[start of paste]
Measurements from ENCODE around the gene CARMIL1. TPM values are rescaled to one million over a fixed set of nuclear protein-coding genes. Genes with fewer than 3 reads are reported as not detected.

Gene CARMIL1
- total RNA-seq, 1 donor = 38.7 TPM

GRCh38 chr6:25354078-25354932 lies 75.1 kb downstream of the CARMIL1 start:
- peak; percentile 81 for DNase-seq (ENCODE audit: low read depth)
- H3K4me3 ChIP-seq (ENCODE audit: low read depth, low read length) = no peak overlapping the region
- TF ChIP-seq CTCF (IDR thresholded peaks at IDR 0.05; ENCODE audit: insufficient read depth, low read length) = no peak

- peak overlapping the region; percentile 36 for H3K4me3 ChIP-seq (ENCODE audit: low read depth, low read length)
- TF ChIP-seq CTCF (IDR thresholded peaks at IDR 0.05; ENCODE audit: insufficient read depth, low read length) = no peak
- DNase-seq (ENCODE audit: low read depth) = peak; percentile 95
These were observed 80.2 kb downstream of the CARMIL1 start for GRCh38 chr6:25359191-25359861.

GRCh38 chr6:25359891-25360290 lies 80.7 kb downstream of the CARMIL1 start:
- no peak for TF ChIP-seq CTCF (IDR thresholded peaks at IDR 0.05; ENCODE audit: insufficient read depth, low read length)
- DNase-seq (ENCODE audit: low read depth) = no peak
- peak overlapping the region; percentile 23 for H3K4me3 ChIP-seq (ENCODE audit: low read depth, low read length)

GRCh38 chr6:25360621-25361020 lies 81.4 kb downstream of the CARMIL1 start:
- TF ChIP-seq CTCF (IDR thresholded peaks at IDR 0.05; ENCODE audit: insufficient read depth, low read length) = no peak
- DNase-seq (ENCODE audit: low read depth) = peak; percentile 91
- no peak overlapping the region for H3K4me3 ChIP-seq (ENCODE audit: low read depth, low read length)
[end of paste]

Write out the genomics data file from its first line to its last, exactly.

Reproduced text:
Measurements from ENCODE around the gene CARMIL1. TPM values are rescaled to one million over a fixed set of nuclear protein-coding genes. Genes with fewer than 3 reads are reported as not detected.

Gene CARMIL1
- total RNA-seq, 1 donor = 38.7 TPM

GRCh38 chr6:25354078-25354932 lies 75.1 kb downstream of the CARMIL1 start:
- peak; percentile 81 for DNase-seq (ENCODE audit: low read depth)
- H3K4me3 ChIP-seq (ENCODE audit: low read depth, low read length) = no peak overlapping the region
- TF ChIP-seq CTCF (IDR thresholded peaks at IDR 0.05; ENCODE audit: insufficient read depth, low read length) = no peak

- peak overlapping the region; percentile 36 for H3K4me3 ChIP-seq (ENCODE audit: low read depth, low read length)
- TF ChIP-seq CTCF (IDR thresholded peaks at IDR 0.05; ENCODE audit: insufficient read depth, low read length) = no peak
- DNase-seq (ENCODE audit: low read depth) = peak; percentile 95
These were observed 80.2 kb downstream of the CARMIL1 start for GRCh38 chr6:25359191-25359861.

GRCh38 chr6:25359891-25360290 lies 80.7 kb downstream of the CARMIL1 start:
- no peak for TF ChIP-seq CTCF (IDR thresholded peaks at IDR 0.05; ENCODE audit: insufficient read depth, low read length)
- DNase-seq (ENCODE audit: low read depth) = no peak
- peak overlapping the region; percentile 23 for H3K4me3 ChIP-seq (ENCODE audit: low read depth, low read length)

GRCh38 chr6:25360621-25361020 lies 81.4 kb downstream of the CARMIL1 start:
- TF ChIP-seq CTCF (IDR thresholded peaks at IDR 0.05; ENCODE audit: insufficient read depth, low read length) = no peak
- DNase-seq (ENCODE audit: low read depth) = peak; percentile 91
- no peak overlapping the region for H3K4me3 ChIP-seq (ENCODE audit: low read depth, low read length)